It’s important to understand Elastic IPs and Elastic IP pricing on Amazon Web Services (AWS) because you can still be billed for Elastic IP charges even when you’re not using them. In this article, we outline what Amazon Elastic IP addresses are, how Elastic IP pricing works, and a solution to identify unattached Elastic IPs to reduce unnecessary costs.
Public and private IP addresses with Amazon EC2 instances
When you launch an EC2 instance on AWS, the instance is automatically assigned a private IP address and (depending on the subnet/VPC settings) a public IP address. The private IP address is assigned so the instance can communicate with other AWS services and other instances within the same private network, and the public IP address is assigned so the instance can communicate with the internet.
The public IP address assigned to the instance is a dynamic IPv4 IP address from Amazon's pool of public IP addresses. The dynamic IPv4 IP address is free to use, but as soon as the instance is stopped or terminated, the address is automatically released back into the pool and you're unable to reuse it. When you restart the instance, a new dynamic IPv4 IP address is assigned to it.
This can create an issue inasmuch as the public IP address is the address used by the internet to direct web traffic to your instance in the same way your physical address is used by the postal service to deliver mail. If a new dynamic IPv4 IP address is assigned to the instance each time it is stopped and restarted, it makes it nearly impossible for the internet to find the EC2 instance.
What are Amazon Elastic IP addresses?
Amazon Elastic IP addresses are static public IPv4 IP addresses that remain assigned to EC2 instances regardless of their state. The “elasticity” of the IP address enables businesses to stop EC2 instances and transfer the IP address to another EC2 instance—or direct traffic to a second instance if a first instance fails—so that the internet can continue to direct web traffic to the right destination.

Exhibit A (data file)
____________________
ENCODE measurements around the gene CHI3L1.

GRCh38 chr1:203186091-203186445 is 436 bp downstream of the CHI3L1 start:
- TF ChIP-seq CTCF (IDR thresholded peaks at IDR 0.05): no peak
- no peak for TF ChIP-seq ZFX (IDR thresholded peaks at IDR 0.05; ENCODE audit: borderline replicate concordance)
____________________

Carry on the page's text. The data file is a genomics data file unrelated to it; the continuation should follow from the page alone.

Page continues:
A second benefit of using an Elastic IP address is that it’s “clean.” Auto-assigned public IP addresses come from a pool of IP addresses used by EC2 instances, and the scenario exists that a business’ newly launched instance could inherit web traffic from the IP address' previous owner. By assigning an Elastic IP address to the newly launched instance, that scenario won't occur.
Due to there being a finite number of public IPv4 addresses available, AWS limits the number of Elastic IP addresses a business can reserve to five per region per Virtual Private Cloud (VPC). This limit can be increased on request, provided there’s a good reason, and provided the number of VPCs per region multiplied by the number of security groups per VPC does not exceed ten thousand.
An explanation of AWS Elastic IP pricing
AWS Elastic IP pricing varies depending on a few conditions. Businesses can have a single Elastic IP address assigned to a running EC2 instance for free. Businesses only incur Elastic IP pricing charges if one of the following occurs:
- The business assigns additional Elastic IPs to the same instance
- The instance associated with the Elastic IP address is stopped or terminated
- If the IP address is unattached from the network interface, such as the Network Load Balancer or NAT gateway
- If the Elastic IP address is re-mapped more than one hundred times per month
Additional IP addresses and IP addresses not applied to a running instance currently incur an Elastic IP pricing charge of $0.005 per hour on a pro-rata basis. And an Elastic IP pricing charge of $0.10 is incurred for each re-map after the one hundred limit is reached.
Although individually AWS Elastic IP pricing isn't expensive, each unattached Elastic IP address (or IP address assigned to a stopped instance) wastes $3.60 of a business’s budget per thirty-day month. Over the course of a year, that amounts to $43.20, and, if a business fails to maintain control of the number of Elastic IP addresses being used, it’s not difficult to see the figure increasing into thousands of dollars.
How to maintain control of Elastic IP costs